As we enter into the Fall and Winter months, household debt starts to build up as the major holiday season kicks off. “The holiday season is the most debt-heavy season that people fall into,” said financial expert Chris Hogan on FOX Business.” “This debt takes them years to pay off.”
Last year Americans accumulated more than $1,000 in holiday debt. It’s not certain how debts will be this year but 75 million Americans say their finances are a “horror show,” per a WalletHub survey.
Despite this, more than 179 million Americans are expected to participate in Halloween celebrations this year and will spend $9 billion on candy, greeting cards, and other holiday-themed items per the National Retail Federation.
On top of this, 21 million people will go into debt for a Halloween costume, with just 76 percent planned to only spend $50 or less this year. Mr. Hogan stated that Halloween costumes shouldn’t be an excuse to go into debt.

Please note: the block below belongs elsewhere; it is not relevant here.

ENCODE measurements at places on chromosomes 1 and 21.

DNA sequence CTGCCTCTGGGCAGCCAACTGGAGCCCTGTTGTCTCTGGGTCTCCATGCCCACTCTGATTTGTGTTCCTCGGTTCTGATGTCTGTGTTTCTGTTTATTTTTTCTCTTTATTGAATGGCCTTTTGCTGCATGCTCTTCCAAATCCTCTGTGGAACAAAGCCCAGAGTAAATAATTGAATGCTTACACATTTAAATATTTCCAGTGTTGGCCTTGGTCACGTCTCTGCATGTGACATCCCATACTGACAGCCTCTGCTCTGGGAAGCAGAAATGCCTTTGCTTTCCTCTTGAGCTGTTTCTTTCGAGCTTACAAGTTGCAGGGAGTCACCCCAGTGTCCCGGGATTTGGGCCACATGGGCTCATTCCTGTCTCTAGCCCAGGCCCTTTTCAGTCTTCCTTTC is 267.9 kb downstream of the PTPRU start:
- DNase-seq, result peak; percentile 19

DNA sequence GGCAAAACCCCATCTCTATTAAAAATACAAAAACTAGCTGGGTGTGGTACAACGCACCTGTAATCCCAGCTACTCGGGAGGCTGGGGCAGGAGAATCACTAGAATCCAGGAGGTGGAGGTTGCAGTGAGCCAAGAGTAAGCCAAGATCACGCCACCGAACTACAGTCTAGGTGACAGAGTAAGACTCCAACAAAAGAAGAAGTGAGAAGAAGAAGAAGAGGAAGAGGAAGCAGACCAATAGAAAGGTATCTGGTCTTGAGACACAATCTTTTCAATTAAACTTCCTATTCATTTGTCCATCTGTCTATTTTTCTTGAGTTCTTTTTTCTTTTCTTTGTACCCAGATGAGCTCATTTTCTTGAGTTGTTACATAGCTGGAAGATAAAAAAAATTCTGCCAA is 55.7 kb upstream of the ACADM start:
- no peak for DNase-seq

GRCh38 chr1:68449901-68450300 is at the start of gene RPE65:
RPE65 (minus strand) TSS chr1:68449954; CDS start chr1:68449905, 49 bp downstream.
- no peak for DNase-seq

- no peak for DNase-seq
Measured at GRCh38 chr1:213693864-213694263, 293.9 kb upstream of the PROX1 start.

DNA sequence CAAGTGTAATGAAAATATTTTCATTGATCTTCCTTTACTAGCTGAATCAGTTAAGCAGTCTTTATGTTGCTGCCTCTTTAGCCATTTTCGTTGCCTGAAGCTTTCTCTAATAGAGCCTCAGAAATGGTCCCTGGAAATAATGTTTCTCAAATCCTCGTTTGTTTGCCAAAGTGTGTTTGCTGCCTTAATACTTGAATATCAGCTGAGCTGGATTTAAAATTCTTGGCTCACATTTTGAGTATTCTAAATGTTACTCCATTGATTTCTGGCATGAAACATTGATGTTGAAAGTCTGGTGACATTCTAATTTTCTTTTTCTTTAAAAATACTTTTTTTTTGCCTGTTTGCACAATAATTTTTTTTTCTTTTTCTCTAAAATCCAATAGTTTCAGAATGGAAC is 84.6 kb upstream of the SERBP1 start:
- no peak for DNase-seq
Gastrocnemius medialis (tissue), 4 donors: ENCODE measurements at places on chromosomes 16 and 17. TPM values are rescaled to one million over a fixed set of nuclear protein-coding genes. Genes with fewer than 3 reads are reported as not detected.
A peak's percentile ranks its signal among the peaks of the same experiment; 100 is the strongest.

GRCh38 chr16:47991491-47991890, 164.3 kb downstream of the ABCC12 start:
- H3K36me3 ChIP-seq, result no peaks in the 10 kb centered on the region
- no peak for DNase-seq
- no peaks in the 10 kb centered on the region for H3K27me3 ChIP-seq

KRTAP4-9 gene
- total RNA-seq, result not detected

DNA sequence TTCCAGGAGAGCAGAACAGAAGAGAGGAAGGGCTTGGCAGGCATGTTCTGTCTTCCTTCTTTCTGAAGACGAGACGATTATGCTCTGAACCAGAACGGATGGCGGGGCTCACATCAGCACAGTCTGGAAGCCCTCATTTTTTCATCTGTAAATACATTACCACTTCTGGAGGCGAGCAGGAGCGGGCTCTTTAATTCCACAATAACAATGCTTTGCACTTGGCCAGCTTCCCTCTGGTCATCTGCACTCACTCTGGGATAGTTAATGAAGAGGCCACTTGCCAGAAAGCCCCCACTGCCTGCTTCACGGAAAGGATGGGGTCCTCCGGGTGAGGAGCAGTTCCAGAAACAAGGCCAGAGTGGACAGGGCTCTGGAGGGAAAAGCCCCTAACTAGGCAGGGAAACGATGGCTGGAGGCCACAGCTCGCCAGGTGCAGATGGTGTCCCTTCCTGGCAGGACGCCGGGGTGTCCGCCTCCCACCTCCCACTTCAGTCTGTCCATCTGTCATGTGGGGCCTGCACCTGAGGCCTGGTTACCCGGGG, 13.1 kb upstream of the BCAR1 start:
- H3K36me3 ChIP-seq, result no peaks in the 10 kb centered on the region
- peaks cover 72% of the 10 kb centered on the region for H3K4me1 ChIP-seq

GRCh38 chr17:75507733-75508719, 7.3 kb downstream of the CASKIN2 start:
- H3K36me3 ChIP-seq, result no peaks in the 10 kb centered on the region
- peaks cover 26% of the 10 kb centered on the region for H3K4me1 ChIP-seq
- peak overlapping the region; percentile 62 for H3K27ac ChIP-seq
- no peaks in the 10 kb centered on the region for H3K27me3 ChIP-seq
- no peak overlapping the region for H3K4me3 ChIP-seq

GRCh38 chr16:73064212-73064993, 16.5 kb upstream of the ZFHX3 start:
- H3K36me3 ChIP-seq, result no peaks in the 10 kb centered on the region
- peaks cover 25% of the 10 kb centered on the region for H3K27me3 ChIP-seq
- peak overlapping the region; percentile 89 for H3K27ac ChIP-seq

Credit cards are a double-edged sword. They can be helpful but can also drain your finances. That’s why it makes sense to pay off your balance every month. Also, it’s smart to monitor your spending via Apps like Mint.com and Personal Capital.
Since the vast majority of Americans don’t have a budget, they’re more likely to get off track. Having an organized budget, or spending plan will help you identify strengths and weaknesses. This roadmap can help prevent any scary surprises this Halloween season.
“Kids look forward to wearing costumes and having fun during this special time. As parents we develop a costume, take them trick or treating and enjoy the night. You don’t have to spend a fortune to have fun. When you used debt irresponsibly, you will bring true horror into your life.”
Hogan mentioned that saving and personal finance education is paramount into mastering your financial situation. Unfortunately, most Americans can’t correctly answer three basic personal finance questions. These questions aren’t about complex subjects like derivates and credit default swaps, but basic investments and interest rates. Therefore, it makes sense to introduce yourself and your family to personal finance fundamentals. These fundamentals might seem common sense, but they’ll set your family up for long-term success.
Article By: Dalton Brewster